This occurs because of the way the means test and the cap interact. For relatively low care needs, it will take a long time for the total cost of care to reach the cap. For high care needs, the service user will reach the cap much more quickly. With care needs of £50,000 per year, irrespective of their initial wealth, the service user will reach the cap in less than two years. With £10,000 per year care needs, the same service user will take over eight years to reach the cap.
As we have seen above, for a person receiving means-tested support, the contribution is determined by the minimum of 20% of their wealth, or the cost of care (whichever is smaller). This means that the actual contribution may be related to the wealth of the individual and how long it takes to reach the cap. Because of this, the actual contributions decrease as the total cost of care increases.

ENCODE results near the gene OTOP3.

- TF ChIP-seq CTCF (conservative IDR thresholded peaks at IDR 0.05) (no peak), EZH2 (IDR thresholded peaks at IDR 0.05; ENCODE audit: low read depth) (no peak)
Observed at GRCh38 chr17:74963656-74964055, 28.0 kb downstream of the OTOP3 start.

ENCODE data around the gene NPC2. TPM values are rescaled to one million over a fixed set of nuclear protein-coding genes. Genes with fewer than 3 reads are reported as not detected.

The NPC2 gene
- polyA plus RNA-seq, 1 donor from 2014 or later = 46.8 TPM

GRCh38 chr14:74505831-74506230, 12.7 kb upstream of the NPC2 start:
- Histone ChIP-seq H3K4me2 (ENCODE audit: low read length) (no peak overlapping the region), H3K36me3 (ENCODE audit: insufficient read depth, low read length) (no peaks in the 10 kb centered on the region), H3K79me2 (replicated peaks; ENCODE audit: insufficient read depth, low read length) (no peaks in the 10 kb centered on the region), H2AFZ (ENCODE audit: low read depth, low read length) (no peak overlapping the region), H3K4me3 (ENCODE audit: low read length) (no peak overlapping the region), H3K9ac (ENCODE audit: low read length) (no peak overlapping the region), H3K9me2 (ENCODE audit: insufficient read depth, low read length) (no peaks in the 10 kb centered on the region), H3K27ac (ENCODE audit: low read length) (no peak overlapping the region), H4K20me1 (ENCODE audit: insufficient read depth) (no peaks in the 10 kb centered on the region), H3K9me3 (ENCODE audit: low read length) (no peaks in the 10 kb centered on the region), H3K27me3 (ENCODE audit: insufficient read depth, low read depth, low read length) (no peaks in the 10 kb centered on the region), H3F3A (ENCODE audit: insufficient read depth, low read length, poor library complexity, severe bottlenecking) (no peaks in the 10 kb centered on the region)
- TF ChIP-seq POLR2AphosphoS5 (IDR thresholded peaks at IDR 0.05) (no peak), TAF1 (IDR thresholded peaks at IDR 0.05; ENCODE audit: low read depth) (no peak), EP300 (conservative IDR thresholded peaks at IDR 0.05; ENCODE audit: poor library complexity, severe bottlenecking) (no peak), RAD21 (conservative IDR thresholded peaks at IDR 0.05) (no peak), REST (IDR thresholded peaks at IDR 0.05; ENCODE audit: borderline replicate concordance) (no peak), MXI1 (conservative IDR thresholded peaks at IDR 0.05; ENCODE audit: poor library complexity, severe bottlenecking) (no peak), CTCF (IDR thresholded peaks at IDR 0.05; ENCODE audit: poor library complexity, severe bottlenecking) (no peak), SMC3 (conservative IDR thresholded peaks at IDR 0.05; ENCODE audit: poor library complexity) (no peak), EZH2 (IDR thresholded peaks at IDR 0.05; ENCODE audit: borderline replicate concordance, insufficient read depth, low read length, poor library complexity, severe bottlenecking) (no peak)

The introduction of a cap on costs for social care will limit the overall contributions that individuals need to make. But the cap alone makes little difference to those with the lowest levels of wealth. The design of the cap, and the way it interacts with the means-testing formula, can lead to some surprising outcomes.
The cap only applies to the cost of care, and not other associated costs related to moving into a care home (for example, accommodation or hotel costs), which need to be paid for from the user’s income, over and above the contributions to the cap. As a result, work may still need to be done to develop a fairer care package.
Where can I find out more?
- The King’s Fund’s response to the announcement of a health and social care levy
- An initial response to the Prime Minister’s announcement on health, social care and National Insurance from the Institute for Fiscal Studies
- Fairer Care Funding – The Dilnot Report
Who are experts on this question?
- Andrew Dilnot
- Kathleen McGarry
- Jeffrey Brown
- Steven Proud